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Date 9 March 2015 - 31 August 2016

Event ID 1044287

Category Descriptive Accounts

Type Note


This fort occupies the summit of the ENE end of a long ridge overlooking Strathpeffer from the SE. Lozenge-shaped on plan, it measures about 118m from NE to SW by 30m transversely (0.33ha) within a heavily vitrified wall with massive exposures of vitrifaction all around its circuit. At either end wing walls extend along the crest of the ridge for a distance of at least 50m, in effect doubling the length of the fort in terms of its visual impact from the valley below. No entrance is visible but two wells are visible within the SW end of the interior, and there are traces of a rectangular building adjacent to one of them. Though it is not shown on the most recent survey (Headland 2013, fig 3b), Alan Ayre of the OS also identified traces of what he thought might be an earlier rampart or wall extending along a break of slope on the E flank of the fort and hooking round beneath the end of the wing wall at the SW end; in one place he identified its outer face over a distance of some 27m. In contrast to the inner wall, there was no trace of vitrifaction in this line of defence, and nor is there in a short segment of rampart set astride the spine of the ridge outside it at the SW end. In addition to the remains of the fort itself, evidence of at least two excavation trenches dug by John Williams about 1777 can be seen, one cut across the fort from side to side a little NE of its centre, and the other driven into the SW wing wall from the SE. A third similar feature cuts across the NE wing wall, but if this is an excavation rather than a more ancient boundary work of some kind spanning a relatively narrow part of the ridge top, it seems to date from before Williams' time (1777, 30). Williams measured the heights of the walls in his trenches, which were cut down to bedrock, observing that even in its ruined state the wall on the N side was some 3.5m in height, while the wing wall on the SW was 7m in height. He also dug into both wells, which filled up with water overnight.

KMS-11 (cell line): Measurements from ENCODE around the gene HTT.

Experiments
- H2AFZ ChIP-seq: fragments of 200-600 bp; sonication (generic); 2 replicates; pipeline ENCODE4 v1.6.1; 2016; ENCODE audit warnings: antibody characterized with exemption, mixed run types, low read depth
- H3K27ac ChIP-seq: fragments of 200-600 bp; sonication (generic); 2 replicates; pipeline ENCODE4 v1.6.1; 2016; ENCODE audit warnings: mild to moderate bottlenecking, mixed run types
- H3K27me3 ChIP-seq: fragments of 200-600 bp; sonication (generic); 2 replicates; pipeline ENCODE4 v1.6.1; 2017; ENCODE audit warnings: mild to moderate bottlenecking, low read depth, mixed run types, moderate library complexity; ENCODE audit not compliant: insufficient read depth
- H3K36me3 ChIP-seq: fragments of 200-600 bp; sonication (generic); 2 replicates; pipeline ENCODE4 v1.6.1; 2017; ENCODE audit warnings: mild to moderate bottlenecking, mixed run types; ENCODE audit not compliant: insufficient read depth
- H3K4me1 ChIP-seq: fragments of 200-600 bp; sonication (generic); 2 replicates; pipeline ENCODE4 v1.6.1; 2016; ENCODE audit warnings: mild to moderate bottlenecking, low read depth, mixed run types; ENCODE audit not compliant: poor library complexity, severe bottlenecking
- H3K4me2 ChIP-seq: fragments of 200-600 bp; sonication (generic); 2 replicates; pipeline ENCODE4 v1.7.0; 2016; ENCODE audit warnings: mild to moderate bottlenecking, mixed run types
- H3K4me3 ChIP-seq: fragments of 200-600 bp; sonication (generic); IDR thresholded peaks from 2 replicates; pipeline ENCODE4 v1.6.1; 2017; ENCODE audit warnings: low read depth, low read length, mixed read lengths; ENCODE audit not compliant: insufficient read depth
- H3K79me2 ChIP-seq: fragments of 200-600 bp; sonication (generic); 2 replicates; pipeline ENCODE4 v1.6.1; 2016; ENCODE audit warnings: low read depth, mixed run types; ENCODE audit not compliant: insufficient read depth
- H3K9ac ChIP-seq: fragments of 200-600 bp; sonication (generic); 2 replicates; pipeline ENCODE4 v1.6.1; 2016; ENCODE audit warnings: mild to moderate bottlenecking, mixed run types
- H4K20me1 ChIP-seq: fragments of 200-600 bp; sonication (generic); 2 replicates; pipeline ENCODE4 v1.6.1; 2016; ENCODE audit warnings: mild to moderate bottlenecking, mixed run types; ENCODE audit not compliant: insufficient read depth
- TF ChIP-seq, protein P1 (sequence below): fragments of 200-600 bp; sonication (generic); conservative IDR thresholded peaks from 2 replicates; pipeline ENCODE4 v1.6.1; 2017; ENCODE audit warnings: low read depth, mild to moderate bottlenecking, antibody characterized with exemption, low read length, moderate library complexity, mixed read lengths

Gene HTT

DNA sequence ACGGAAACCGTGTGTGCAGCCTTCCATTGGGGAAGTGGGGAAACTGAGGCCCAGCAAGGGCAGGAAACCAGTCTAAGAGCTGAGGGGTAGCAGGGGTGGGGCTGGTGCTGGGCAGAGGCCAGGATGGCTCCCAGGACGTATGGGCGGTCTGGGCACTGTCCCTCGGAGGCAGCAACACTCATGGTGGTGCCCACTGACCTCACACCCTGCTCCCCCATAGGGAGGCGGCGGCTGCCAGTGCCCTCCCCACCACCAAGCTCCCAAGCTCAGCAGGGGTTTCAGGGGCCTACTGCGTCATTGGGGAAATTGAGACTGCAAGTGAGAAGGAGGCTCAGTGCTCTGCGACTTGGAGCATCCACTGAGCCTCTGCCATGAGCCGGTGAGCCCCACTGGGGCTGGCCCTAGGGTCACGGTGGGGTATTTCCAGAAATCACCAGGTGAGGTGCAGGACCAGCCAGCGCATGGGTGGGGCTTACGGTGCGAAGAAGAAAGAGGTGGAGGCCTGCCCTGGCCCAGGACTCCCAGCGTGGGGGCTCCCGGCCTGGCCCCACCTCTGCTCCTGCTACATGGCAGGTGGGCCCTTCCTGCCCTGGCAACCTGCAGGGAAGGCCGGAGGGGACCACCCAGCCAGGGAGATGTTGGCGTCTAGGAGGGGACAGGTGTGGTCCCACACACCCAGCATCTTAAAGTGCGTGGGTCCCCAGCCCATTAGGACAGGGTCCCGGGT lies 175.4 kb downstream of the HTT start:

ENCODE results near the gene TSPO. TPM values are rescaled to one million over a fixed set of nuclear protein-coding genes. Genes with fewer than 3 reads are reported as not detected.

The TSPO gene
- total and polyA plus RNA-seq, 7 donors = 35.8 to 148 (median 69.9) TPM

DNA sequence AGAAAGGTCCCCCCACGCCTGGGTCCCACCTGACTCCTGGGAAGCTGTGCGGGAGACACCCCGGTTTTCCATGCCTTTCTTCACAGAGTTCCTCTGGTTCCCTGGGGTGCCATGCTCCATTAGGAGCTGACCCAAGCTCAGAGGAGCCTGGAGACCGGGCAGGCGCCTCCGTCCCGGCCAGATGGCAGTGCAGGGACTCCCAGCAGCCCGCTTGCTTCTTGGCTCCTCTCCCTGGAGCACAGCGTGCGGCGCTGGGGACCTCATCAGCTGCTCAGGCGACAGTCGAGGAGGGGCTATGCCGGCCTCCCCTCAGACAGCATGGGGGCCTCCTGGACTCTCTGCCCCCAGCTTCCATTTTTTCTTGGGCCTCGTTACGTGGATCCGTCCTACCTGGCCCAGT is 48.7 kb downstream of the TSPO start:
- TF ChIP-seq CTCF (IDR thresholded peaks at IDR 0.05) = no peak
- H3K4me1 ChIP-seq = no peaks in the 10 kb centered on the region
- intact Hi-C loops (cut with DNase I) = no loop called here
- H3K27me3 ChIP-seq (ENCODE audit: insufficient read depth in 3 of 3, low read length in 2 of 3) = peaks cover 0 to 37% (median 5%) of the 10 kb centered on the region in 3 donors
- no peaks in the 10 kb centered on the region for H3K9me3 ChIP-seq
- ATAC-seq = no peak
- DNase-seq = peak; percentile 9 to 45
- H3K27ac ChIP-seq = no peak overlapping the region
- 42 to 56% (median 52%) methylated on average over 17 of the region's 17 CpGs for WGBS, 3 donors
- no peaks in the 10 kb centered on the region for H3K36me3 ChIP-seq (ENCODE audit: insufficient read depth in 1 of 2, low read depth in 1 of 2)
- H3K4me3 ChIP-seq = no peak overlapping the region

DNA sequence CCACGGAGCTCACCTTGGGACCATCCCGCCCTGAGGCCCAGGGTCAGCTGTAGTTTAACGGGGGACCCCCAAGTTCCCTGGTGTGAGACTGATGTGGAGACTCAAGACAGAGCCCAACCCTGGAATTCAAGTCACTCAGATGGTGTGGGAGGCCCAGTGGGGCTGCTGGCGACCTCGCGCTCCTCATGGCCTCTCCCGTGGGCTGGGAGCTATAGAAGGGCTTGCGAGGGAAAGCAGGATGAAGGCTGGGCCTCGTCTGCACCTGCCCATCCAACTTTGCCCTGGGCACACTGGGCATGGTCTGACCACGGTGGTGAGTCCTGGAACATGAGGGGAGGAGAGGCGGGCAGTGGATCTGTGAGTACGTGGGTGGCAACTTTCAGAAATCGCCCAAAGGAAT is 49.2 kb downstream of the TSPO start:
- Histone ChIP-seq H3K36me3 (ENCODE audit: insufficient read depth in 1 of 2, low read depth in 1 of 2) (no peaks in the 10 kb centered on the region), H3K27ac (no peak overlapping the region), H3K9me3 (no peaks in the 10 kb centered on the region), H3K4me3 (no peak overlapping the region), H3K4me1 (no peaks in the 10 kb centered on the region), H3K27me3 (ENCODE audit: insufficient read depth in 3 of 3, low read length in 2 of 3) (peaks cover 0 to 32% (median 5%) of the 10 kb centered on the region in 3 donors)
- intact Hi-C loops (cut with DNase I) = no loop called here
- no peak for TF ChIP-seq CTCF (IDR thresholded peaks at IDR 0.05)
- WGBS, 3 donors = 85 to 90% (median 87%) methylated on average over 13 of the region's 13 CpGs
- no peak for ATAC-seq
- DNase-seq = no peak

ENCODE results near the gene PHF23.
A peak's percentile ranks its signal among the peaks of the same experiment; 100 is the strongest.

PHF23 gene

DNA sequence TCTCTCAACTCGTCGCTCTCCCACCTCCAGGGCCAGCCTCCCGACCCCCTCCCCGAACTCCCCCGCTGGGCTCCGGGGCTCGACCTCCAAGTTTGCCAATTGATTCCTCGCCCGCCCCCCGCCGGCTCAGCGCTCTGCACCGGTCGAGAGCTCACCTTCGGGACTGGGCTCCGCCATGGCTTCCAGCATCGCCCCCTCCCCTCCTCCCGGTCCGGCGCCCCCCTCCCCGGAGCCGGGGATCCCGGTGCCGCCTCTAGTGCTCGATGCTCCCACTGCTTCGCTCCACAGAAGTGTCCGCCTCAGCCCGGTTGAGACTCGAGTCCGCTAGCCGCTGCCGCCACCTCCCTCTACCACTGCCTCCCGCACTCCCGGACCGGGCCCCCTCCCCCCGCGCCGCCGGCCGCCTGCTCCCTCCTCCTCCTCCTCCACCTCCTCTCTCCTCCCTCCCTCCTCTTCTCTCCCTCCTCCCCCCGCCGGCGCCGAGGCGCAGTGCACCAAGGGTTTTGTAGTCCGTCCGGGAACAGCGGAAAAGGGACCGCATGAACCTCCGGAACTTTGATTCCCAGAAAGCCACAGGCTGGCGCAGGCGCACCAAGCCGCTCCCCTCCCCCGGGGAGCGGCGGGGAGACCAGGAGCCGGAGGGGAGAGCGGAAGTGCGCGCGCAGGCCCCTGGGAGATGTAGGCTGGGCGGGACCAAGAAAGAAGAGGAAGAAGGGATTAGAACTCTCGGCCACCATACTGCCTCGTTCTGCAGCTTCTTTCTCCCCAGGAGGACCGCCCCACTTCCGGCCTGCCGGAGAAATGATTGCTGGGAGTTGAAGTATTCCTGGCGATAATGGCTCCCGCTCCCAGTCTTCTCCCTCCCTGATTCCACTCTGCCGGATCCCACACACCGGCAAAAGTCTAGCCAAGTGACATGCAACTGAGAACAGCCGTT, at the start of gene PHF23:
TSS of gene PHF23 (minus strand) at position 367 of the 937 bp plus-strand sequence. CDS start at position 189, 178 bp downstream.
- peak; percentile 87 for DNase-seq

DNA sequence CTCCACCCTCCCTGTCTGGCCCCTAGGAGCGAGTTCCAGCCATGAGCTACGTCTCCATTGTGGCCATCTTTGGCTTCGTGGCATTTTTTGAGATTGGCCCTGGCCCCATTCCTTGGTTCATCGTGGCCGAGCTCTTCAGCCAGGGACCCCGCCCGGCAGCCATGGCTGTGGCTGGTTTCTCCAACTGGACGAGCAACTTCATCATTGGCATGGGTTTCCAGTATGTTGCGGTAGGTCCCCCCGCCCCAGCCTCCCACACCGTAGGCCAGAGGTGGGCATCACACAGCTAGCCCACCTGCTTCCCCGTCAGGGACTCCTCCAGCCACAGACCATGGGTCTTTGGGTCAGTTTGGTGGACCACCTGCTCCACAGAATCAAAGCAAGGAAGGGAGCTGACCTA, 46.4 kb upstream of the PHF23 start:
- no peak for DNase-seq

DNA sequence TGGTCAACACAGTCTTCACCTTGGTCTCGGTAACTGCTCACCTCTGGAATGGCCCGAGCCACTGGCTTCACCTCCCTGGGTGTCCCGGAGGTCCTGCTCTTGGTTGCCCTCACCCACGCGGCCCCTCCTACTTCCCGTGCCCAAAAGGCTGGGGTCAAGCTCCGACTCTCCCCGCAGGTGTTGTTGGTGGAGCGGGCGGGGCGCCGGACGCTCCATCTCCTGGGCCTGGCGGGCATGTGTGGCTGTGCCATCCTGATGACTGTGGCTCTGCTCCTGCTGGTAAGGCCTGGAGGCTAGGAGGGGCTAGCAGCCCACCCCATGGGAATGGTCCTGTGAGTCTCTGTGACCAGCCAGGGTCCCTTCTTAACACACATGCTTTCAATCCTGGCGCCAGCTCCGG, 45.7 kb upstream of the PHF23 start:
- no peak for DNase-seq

Information from An Atlas of Hillforts of Great Britain and Ireland – 31 August 2016. Atlas of Hillforts SC2888

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